Like Simon said ( ), I have no clue what I’m really watching, but it was pretty cool. I think I understood the uppercuts and elbows though.This is the first half of a beginner level set in the Tibetan White Crane System.
I hope you find it interesting.
Yup, that was me from about eight years ago.Like Simon said ( ), I have no clue what I’m really watching, but it was pretty cool. I think I understood the uppercuts and elbows though.
Is that you doing the form?
I've done a lot of head scratching myself on the aikido koryu katas we don't do so often. Something will come up in class, someone's got a question, and one of the gnomes in my memory bank will wave a hand saying, "Hey, Boss... I think there is a sawari-waza technique set that teaches on that student's question."Yup, that was me from about eight years ago.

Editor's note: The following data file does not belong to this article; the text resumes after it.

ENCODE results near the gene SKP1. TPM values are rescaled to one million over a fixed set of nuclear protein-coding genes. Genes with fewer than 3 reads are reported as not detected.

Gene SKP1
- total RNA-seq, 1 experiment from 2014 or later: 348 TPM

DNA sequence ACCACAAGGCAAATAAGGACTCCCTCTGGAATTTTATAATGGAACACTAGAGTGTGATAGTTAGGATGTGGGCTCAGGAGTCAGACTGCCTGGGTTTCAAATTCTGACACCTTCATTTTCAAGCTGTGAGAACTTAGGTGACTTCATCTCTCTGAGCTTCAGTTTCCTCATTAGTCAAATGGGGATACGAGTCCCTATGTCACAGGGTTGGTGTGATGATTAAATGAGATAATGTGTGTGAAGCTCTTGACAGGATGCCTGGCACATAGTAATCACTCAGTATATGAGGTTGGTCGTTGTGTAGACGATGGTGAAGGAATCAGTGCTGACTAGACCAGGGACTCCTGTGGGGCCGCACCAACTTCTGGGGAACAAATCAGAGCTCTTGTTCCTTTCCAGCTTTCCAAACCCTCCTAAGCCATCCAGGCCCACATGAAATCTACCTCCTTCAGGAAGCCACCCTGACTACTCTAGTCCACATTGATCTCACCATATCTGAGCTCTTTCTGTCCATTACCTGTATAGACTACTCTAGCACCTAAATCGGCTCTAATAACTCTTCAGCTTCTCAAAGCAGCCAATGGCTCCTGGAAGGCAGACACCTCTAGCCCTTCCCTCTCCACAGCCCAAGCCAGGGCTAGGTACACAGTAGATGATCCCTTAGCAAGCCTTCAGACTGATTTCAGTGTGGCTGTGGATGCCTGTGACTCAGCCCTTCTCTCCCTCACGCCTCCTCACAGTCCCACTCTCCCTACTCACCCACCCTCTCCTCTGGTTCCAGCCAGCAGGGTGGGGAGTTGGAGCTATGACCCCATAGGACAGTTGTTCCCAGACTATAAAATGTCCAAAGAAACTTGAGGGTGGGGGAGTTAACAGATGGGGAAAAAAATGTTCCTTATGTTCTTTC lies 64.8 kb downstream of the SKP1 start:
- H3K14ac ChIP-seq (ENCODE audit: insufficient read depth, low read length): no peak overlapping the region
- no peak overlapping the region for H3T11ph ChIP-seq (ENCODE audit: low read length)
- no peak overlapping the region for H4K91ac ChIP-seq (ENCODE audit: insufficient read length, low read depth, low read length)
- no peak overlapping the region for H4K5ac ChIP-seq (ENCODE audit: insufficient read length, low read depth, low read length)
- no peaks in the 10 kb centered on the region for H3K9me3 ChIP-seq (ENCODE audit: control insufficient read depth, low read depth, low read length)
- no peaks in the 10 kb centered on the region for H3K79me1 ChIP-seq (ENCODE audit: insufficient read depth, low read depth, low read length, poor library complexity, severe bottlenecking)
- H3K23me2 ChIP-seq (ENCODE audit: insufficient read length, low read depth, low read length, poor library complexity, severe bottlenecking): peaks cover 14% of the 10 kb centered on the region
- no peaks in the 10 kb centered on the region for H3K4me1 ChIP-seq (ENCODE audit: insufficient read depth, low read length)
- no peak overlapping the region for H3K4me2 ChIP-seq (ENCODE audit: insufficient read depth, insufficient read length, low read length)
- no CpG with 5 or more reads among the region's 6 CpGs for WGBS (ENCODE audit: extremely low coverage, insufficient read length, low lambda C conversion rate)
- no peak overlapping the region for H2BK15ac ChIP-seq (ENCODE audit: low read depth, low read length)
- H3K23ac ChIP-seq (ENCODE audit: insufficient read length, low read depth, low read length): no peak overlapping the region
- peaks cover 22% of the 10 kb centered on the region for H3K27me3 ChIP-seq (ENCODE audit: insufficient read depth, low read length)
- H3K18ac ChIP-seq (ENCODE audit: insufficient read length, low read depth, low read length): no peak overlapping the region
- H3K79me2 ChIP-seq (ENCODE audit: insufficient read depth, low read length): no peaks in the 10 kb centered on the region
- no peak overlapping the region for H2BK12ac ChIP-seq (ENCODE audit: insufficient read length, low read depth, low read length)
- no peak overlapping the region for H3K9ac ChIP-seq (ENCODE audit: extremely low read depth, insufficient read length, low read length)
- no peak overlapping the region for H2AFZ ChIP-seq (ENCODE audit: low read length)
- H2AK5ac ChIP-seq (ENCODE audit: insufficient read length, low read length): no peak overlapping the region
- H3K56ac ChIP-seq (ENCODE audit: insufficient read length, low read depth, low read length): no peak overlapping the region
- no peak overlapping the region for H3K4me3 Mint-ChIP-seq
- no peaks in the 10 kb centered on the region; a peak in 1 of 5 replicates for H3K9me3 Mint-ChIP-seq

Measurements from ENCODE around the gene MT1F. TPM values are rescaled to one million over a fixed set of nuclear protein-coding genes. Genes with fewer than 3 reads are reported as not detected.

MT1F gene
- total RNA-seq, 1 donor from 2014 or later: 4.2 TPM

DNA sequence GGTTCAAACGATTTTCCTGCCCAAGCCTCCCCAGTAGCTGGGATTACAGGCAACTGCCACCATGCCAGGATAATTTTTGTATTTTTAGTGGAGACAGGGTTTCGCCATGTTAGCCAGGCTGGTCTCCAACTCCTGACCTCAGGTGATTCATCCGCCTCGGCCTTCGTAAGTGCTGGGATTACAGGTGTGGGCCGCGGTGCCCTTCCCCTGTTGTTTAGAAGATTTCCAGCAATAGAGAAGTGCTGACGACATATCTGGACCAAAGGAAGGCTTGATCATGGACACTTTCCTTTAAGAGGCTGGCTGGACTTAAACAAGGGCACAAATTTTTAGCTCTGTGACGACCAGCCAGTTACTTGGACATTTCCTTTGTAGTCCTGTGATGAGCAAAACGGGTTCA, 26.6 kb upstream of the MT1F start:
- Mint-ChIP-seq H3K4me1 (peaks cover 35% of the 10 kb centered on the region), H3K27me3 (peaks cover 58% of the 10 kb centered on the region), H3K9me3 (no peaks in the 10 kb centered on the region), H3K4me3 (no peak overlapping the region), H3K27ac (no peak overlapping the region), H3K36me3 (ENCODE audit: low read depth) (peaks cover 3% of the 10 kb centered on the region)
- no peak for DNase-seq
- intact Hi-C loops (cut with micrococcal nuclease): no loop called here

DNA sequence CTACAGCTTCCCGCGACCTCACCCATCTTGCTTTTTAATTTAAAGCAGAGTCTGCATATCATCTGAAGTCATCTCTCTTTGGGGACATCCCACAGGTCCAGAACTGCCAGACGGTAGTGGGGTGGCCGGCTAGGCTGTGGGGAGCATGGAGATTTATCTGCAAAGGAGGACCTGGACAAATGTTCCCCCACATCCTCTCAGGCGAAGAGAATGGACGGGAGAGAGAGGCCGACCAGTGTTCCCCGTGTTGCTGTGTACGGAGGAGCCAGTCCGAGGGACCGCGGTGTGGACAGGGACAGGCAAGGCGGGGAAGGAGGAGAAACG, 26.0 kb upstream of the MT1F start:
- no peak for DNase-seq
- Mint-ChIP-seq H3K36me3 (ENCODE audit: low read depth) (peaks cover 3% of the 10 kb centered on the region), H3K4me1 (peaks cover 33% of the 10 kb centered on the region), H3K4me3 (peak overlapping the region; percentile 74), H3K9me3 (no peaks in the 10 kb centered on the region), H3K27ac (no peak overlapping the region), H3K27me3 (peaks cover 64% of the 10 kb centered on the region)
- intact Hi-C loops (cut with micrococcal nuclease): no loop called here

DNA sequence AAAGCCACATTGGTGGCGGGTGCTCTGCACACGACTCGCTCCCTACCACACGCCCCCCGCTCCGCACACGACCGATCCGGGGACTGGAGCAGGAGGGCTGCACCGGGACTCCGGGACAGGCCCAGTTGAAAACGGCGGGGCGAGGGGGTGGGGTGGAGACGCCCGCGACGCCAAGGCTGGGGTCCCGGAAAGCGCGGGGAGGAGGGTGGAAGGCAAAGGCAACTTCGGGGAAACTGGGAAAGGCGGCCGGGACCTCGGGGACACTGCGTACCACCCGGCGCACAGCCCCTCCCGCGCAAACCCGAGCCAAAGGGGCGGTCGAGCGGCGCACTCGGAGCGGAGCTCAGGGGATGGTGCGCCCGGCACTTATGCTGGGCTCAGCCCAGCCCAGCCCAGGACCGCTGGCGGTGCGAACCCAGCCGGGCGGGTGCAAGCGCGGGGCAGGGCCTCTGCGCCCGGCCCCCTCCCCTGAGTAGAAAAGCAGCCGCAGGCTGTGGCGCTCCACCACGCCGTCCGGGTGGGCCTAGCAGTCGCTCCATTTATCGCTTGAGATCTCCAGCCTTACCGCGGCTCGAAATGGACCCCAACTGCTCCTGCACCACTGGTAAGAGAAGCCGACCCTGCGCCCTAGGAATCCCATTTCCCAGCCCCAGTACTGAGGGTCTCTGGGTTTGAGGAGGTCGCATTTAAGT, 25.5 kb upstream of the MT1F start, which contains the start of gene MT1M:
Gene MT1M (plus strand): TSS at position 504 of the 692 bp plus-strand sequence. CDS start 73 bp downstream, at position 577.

I posted some others that were more recent, from a few months ago. Trying to get everything documented on video for reference. I’ve found that as life takes me in other directions it can be disruptive to my training and I sometimes need to scratch my head a bit to remember some of them.
It is the first half of our primary beginner level empty-hand set. The rooting and rotational principles that drive the empty hand techniques apply equally well in our weapons sets. So no, this set is not “meant” to be a weapon set, but you have made a good and insightful observation.It could be my gross misunderstanding, but...
A very good proportion of that set looked like it would make more sense if you were using a blade of some sort.
Is it supposed to be fully empty hand or does it later translate to work with weapons?